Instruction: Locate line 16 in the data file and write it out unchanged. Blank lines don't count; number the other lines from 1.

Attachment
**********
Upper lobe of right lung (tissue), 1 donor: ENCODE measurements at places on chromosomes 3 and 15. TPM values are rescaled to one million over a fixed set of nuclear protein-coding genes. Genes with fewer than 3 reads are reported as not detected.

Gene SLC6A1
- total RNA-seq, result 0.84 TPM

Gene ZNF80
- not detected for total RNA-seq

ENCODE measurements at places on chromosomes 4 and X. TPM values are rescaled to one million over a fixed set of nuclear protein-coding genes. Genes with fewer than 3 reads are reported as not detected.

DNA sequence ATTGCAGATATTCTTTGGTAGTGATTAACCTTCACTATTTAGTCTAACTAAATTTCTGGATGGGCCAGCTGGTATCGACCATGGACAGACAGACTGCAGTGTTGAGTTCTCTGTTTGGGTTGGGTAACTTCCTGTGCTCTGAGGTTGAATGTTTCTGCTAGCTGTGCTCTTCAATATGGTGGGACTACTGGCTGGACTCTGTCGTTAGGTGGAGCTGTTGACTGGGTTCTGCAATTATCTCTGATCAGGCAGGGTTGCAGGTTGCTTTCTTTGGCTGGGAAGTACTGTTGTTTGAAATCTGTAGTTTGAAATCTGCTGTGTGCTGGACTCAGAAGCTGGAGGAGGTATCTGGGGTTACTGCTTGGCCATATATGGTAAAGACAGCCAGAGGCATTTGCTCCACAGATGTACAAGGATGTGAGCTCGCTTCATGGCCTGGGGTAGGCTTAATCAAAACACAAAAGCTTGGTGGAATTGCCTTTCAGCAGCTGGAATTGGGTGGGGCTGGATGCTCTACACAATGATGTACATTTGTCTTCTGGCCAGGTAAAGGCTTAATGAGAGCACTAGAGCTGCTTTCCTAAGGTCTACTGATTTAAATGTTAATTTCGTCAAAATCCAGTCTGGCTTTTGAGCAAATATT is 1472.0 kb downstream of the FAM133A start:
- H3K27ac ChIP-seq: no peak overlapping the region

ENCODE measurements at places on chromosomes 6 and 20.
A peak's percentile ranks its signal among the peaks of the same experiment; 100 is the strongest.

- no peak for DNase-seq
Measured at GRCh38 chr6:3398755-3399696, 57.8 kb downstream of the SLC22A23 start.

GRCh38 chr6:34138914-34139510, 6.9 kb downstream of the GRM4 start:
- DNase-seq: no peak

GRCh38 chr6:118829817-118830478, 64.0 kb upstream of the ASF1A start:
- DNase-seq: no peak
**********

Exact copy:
- DNase-seq: no peak